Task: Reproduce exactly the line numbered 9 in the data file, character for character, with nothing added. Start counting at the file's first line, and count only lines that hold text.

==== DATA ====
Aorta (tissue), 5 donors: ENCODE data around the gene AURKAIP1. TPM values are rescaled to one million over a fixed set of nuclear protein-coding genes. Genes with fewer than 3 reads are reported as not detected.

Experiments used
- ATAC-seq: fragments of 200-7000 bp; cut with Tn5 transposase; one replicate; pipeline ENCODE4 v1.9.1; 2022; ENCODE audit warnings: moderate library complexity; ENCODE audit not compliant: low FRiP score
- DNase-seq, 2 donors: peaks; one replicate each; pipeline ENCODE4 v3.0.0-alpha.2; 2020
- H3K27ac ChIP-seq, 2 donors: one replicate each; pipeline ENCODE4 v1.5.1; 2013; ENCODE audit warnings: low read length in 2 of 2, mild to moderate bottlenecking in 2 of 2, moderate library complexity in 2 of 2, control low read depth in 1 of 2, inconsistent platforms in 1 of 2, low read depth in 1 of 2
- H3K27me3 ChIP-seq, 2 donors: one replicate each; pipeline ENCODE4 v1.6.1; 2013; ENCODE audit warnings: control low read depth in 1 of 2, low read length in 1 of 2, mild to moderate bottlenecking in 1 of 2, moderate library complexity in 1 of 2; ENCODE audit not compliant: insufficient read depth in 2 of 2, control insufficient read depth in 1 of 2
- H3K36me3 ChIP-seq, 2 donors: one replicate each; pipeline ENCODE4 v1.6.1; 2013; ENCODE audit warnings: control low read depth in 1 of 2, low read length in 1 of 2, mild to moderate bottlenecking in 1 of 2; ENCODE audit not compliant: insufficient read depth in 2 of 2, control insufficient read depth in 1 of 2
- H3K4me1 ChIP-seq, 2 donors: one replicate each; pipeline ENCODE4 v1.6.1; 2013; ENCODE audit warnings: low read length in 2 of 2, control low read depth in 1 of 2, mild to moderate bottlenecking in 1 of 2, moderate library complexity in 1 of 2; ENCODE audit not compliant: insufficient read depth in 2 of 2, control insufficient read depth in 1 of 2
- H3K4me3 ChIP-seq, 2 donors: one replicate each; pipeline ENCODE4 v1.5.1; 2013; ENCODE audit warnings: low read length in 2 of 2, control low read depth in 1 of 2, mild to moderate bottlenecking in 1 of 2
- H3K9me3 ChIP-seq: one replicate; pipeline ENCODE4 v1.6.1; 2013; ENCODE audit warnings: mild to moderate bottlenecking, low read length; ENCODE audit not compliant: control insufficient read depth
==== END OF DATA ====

- H3K4me3 ChIP-seq, 2 donors: one replicate each; pipeline ENCODE4 v1.5.1; 2013; ENCODE audit warnings: low read length in 2 of 2, control low read depth in 1 of 2, mild to moderate bottlenecking in 1 of 2